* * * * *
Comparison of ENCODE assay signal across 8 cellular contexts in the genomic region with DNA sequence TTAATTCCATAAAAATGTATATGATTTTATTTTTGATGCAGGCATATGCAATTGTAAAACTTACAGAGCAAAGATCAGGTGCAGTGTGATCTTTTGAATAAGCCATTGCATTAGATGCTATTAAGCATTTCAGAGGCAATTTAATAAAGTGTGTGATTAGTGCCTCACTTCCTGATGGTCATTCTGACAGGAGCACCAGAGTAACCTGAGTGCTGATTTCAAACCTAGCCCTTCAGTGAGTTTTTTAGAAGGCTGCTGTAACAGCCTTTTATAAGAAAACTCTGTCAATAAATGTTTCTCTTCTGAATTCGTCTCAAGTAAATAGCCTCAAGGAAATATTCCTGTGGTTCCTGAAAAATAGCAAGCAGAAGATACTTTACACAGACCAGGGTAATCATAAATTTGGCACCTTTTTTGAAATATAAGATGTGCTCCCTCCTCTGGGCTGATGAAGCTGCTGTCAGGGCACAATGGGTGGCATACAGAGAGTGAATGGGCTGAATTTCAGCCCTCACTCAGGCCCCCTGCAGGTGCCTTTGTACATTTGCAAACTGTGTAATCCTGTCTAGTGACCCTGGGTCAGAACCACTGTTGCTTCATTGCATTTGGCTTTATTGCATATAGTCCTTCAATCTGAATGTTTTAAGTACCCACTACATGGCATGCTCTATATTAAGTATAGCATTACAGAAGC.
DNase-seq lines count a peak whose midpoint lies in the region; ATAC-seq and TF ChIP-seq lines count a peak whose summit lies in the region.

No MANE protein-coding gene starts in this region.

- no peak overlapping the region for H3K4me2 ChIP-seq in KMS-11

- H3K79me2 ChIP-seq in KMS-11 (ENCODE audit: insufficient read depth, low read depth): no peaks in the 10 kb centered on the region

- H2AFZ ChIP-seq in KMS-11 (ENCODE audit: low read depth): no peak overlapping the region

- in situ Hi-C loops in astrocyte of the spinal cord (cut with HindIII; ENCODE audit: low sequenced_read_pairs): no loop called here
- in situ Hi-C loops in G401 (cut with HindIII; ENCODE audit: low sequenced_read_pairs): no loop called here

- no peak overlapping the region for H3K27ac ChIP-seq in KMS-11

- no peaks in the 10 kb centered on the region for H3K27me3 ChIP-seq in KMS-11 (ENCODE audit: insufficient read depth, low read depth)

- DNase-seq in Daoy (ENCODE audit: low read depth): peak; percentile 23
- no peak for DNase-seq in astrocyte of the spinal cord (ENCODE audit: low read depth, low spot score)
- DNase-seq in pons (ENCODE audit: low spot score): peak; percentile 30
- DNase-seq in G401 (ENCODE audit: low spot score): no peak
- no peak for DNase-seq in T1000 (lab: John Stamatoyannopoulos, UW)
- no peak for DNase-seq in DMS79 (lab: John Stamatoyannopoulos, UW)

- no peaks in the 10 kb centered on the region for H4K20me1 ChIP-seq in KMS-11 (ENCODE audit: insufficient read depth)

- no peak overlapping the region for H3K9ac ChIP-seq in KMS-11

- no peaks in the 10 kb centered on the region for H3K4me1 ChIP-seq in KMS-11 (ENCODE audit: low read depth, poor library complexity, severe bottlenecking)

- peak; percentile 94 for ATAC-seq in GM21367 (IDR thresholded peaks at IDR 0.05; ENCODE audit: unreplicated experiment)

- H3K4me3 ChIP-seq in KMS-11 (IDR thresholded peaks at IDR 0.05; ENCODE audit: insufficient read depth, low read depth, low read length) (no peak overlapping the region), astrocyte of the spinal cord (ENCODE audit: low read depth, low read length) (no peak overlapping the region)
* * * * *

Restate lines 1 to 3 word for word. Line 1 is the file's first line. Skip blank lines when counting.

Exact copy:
Comparison of ENCODE assay signal across 8 cellular contexts in the genomic region with DNA sequence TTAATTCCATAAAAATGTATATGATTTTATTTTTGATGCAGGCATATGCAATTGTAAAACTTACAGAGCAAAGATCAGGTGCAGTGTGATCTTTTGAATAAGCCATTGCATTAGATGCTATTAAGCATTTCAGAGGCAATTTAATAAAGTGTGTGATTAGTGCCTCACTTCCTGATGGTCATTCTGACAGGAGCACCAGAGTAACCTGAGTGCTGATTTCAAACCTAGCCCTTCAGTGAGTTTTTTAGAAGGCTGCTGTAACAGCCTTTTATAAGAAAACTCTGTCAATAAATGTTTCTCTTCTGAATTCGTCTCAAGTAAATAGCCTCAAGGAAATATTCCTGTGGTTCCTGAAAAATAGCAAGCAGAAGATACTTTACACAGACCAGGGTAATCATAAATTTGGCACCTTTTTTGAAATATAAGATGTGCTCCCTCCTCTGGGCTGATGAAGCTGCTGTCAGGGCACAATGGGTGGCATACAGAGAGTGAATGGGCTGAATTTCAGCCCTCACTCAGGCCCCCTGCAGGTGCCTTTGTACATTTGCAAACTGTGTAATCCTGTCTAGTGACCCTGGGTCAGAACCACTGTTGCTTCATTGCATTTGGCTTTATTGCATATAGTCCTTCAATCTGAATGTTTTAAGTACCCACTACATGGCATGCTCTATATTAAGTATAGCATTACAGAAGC.
DNase-seq lines count a peak whose midpoint lies in the region; ATAC-seq and TF ChIP-seq lines count a peak whose summit lies in the region.

No MANE protein-coding gene starts in this region.